A range of projects have demonstrated the way in which small businesses access and use advice, their locational needs, and the differences between different types of suppliers: such as commercial advisors (accountants, lawyers, consultants), business associations (chambers of commerce, sector trade associations), and public agents (e.g. British Business Link, LEPs). This stream is interconnected with the Cambridge Centre for Business Research (CBR) at the Judge Business School, supported by ESRC 1995-2004 and by a range of other sponsors subsequently. Main published outputs below. Full list of CBR reports and publications on CBR website. Major recent outputs focus on supports to SMEs in the UK, agencies such as SBA in the USA, and related organisations in other parts of the world.

These themes have been developed in the book ‘Entrepreneurship and small business policy‘, published June 2014. This expands on examples of the interface between the history of entrepreneurship, institutional developments of the ‘business enabling environment’, and small business policies using detailed studies from around the world.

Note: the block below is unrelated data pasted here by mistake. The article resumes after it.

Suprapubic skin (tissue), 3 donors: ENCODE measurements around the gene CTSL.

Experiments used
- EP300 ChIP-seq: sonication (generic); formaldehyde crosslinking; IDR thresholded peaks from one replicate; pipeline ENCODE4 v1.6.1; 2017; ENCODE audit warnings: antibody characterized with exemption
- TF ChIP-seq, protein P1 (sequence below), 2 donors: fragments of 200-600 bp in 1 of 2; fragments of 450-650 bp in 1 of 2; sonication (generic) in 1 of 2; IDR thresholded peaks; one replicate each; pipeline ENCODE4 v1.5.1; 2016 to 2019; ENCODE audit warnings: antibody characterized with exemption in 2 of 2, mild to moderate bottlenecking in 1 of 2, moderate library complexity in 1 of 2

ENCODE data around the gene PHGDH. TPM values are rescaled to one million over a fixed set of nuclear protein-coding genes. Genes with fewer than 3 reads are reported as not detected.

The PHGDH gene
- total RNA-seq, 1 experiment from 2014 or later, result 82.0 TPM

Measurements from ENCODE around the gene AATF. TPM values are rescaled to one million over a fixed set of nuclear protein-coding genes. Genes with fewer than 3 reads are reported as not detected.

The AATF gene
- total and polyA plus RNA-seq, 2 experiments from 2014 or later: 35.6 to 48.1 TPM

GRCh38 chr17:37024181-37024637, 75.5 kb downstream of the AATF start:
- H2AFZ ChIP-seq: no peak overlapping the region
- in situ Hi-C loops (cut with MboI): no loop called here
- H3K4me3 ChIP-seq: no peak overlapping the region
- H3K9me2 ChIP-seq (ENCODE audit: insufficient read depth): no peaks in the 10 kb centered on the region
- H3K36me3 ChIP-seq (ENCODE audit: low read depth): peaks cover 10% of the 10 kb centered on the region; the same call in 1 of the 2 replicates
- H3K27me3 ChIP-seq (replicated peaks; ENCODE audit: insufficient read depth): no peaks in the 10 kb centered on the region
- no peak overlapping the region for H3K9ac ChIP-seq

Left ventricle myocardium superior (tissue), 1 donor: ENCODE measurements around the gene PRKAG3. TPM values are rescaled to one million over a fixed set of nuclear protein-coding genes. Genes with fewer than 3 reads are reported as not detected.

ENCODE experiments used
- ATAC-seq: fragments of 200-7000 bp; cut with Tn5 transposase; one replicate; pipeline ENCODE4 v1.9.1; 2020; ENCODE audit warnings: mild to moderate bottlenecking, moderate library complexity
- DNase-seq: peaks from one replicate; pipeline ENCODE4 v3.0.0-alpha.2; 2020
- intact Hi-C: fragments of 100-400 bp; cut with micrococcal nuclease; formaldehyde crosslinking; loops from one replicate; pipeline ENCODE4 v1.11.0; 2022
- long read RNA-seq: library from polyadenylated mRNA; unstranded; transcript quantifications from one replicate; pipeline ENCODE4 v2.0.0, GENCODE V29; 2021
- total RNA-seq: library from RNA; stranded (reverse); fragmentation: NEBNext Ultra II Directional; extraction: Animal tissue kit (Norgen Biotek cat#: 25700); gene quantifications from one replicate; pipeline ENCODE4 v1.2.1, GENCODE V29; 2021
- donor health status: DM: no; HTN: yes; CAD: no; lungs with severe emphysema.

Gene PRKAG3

• Bennett, R.J. (2016) Interpreting business partnerships in late Victorian Britain, Economic History Review, 69,4,1199-1227
  • Bennett, R. J. and Newton G. (2014) Identifying employers in the population census in England and Wales in 1881, Local Population Studies, 94, 29-49
  • Bennett, R. J. (2014) Entrepreneurship and small business policy: Evolution or revolution, Routledge, London, Masters in Entrepreneurship Series; due June 2014.